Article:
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A trip back to Cassino

Three generations of the Nixon family will visit Anzio and Monte Cassino with 96 year-old veteran Walter Nixon to re-live the 'hardest fought' battle of the war, paying respects to the soldiers who fought alongside the British from all over the world.

We will be taking Walter and his family back to Anzio for the first time since his service. We visited him as he recalled the generosity of his American comrades, the loss of Captain West and life underground as the soldiers took shelter from enemy attack. 

"We were told that we were landing at a place called Anzio, which is south of Rome," Walter said.

"The idea was to cut off, I think it was Highway 6. That was the one that was leading to Cassino because they were held up at Cassino and they were taking a lot of heavy casualties."

Watch Walter's incredible story.

Walter explained that the first few days were relatively quiet until the Germans called in their troops.

"I think it was about the third or fourth day when the Germans had called in their units from all over Europe and then all hell was let loose," he said.

"From then on every day and every night you was under observation the whole time and everything, any movement and the shell fire would come down."

A young Walter Nixon in Army uniform
Walter Nixon in his Army days.
Walter Nixon holding up his medals

Life at Anzio

The battles during the campaign have been dubbed 'the hardest fought battles of the war'. There were heavy casualties and horrendous conditions.

Life at Anzio

The battles during the campaign have been dubbed 'the hardest fought battles of the war'. There were heavy casualties and horrendous conditions.

"There was no comfort. The snow was three or four foot deep and we just lived a couple of three blankets and the feet were wet 24 hours a day seven days a week," Walter explained.

"I mean everyone lived underground. You couldn't live above ground because you would of either of got done by anti-personnel bombs or mortars or shellfire.

"I read later on that it was like Passchendaele in the First World War. I don't know what Passchendaele was like in the First World War but I do know what it was like on Anzio. It was really really bad."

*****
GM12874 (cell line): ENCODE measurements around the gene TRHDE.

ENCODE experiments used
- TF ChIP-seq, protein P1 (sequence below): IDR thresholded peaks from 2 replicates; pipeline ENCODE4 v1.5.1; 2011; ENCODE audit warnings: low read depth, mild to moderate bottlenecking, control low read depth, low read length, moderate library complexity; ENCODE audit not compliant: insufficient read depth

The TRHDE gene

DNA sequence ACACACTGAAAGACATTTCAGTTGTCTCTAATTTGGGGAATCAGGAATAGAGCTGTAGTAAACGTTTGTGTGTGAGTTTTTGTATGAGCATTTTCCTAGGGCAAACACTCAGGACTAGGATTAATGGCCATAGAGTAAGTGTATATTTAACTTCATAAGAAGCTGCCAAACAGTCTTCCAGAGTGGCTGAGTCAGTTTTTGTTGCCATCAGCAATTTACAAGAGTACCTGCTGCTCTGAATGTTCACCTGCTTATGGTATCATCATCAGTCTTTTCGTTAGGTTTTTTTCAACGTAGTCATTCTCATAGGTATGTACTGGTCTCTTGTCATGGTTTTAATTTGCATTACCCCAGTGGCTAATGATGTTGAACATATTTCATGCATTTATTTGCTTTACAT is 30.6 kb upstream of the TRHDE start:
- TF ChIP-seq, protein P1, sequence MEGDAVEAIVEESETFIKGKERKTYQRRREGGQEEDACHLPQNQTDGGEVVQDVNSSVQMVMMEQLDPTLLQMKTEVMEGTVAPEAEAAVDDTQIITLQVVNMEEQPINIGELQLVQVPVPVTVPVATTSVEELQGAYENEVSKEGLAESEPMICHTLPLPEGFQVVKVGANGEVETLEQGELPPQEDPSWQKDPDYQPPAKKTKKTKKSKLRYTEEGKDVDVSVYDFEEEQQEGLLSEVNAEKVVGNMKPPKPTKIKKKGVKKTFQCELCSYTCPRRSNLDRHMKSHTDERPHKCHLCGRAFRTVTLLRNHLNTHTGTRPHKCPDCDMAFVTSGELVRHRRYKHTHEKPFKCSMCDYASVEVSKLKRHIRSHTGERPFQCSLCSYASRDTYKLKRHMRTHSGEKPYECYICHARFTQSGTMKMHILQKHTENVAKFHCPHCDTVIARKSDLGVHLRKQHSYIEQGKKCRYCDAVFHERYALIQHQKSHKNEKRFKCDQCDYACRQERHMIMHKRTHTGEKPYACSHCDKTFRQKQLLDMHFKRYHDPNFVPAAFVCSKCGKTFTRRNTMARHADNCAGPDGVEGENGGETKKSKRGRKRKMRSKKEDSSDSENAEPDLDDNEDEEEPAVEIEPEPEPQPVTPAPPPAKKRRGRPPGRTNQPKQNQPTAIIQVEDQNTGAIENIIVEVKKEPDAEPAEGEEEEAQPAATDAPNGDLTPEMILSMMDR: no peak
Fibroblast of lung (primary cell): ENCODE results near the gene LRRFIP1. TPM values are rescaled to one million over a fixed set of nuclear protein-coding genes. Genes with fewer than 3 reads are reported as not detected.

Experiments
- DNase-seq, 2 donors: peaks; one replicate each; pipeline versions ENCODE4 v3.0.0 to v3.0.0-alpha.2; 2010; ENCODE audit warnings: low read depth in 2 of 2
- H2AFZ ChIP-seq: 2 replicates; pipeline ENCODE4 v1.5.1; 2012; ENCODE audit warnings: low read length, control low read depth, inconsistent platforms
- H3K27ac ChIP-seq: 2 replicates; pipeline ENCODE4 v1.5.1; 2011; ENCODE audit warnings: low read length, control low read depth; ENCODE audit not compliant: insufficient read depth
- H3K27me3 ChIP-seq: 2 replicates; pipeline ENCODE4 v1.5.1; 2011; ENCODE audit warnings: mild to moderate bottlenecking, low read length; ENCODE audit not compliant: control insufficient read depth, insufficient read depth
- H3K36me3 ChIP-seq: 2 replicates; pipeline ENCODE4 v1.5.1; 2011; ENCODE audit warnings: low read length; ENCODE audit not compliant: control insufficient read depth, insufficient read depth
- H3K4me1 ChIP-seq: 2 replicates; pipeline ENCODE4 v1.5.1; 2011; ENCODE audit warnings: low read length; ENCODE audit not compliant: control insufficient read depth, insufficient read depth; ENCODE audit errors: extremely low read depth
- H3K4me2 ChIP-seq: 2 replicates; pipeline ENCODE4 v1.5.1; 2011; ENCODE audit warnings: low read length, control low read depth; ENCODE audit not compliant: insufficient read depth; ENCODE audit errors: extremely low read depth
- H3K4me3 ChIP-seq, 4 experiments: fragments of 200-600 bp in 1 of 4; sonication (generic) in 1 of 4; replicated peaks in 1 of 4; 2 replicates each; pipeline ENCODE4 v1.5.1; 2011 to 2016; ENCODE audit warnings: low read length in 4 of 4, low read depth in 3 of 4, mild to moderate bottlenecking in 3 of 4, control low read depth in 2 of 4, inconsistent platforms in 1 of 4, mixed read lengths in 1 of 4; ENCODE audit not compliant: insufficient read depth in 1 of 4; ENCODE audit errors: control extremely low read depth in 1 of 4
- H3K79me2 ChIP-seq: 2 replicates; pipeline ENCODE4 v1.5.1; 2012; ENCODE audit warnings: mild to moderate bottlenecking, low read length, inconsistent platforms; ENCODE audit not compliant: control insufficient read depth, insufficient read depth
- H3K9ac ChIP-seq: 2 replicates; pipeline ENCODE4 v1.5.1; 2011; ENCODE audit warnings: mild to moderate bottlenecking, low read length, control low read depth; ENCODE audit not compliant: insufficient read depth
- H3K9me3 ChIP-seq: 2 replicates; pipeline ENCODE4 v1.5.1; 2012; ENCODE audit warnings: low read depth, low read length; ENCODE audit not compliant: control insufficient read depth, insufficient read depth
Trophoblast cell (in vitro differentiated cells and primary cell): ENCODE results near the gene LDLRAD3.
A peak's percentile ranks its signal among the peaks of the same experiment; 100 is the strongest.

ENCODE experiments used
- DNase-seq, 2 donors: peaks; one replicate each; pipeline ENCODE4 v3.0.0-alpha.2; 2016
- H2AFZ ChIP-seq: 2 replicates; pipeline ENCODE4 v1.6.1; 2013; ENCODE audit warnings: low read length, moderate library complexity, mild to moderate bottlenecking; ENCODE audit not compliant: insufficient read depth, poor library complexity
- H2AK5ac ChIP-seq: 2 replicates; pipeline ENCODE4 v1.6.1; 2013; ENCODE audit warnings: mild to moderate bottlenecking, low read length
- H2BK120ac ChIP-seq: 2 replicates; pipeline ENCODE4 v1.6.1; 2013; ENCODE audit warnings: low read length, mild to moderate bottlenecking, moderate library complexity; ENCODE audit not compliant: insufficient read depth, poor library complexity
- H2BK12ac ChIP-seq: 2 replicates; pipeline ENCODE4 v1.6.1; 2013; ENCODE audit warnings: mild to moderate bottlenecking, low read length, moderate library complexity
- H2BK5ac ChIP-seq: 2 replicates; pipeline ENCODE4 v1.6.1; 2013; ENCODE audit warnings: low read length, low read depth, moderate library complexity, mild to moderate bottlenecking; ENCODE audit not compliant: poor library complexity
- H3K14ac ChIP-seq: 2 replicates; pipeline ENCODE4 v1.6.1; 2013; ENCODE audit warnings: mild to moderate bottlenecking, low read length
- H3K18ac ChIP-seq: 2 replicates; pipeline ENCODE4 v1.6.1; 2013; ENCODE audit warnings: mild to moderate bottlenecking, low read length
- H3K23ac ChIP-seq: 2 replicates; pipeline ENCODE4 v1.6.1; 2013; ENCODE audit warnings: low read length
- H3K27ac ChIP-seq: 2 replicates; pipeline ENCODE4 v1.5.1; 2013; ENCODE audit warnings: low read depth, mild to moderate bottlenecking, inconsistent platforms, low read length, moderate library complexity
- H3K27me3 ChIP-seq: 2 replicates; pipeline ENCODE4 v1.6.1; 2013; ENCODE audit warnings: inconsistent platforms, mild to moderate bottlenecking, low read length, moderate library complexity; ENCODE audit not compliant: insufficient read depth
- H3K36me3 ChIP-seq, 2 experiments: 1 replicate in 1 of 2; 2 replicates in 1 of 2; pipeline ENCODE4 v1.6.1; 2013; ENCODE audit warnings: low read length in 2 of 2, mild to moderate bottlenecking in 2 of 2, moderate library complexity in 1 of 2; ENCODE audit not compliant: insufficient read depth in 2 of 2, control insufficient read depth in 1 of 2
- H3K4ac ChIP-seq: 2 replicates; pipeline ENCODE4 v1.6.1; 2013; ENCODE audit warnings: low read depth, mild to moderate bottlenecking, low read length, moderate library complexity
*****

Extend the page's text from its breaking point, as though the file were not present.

Walter will be going back to Italy 75 years on after his grandson saw the Legion's trip taking veterans back to the battlefield.

"It's going to be great to be able to take him back because he's never been there since fighting," Paul said.

"I'm really looking forward to seeing where he fought and reliving the memories with him and with my uncle, and paying our respects as well to all those that have a fallen."

The trip back to Anzio will be Walter's first time abroad since the war. 

"I'm looking forward if that's the right word going around the two cemeteries and I would like to go to the grave of this Captain West who I helped out of the trench when he got hit with the bombs and killed. I'd just like to go back and just to see that again," he said.

Walter's son Keith will also be with him on the trip back to Cassino and is incredibly proud of his father's service during the war. 

"We don't appreciate it. We can only hear it. It's a story from the dim and distant past and we can never understand the horror and the fear and the smells and stuff like that," he explained.

The Italian campaigns were fought by over 240,000 soldiers from six continents, an important  fact that Keith said is often overlooked.

"The multiculturalism - people forget that. People forget that the Sikhs and how many Muslims actually died you know. And these people who are here now. It was their father's who were actually fighting for us."

Along with his nephew, Keith is looking forward to taking his father back to Anzio and sharing the experience.

"It's not going to be the same we know that. The last time he was there, was abroad was in 1943," he said

"There's going to be other people there who can share this experience.

"And I can only listen to stories. But if there's other people there who were there that’s gonna be a great experience for him."

"The sons and daughters of war veterans are the legacy of the World War Two generation.

"And as we approach the 75th anniversary of important historical battles like Monte Cassino, those stories become more important than ever in standing the test of time."

 

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